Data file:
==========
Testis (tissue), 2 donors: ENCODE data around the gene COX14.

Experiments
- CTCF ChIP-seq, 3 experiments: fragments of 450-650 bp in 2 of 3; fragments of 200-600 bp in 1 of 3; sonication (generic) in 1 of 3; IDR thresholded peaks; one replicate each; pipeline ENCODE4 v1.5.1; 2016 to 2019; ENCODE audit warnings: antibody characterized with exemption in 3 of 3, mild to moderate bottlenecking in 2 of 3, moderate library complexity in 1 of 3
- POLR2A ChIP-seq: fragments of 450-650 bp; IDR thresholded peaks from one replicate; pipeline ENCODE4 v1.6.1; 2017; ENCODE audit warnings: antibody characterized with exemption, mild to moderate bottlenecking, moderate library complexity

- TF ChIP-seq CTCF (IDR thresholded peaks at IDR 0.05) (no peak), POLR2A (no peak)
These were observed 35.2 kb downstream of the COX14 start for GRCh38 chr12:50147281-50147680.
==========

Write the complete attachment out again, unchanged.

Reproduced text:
Testis (tissue), 2 donors: ENCODE data around the gene COX14.

Experiments
- CTCF ChIP-seq, 3 experiments: fragments of 450-650 bp in 2 of 3; fragments of 200-600 bp in 1 of 3; sonication (generic) in 1 of 3; IDR thresholded peaks; one replicate each; pipeline ENCODE4 v1.5.1; 2016 to 2019; ENCODE audit warnings: antibody characterized with exemption in 3 of 3, mild to moderate bottlenecking in 2 of 3, moderate library complexity in 1 of 3
- POLR2A ChIP-seq: fragments of 450-650 bp; IDR thresholded peaks from one replicate; pipeline ENCODE4 v1.6.1; 2017; ENCODE audit warnings: antibody characterized with exemption, mild to moderate bottlenecking, moderate library complexity

- TF ChIP-seq CTCF (IDR thresholded peaks at IDR 0.05) (no peak), POLR2A (no peak)
These were observed 35.2 kb downstream of the COX14 start for GRCh38 chr12:50147281-50147680.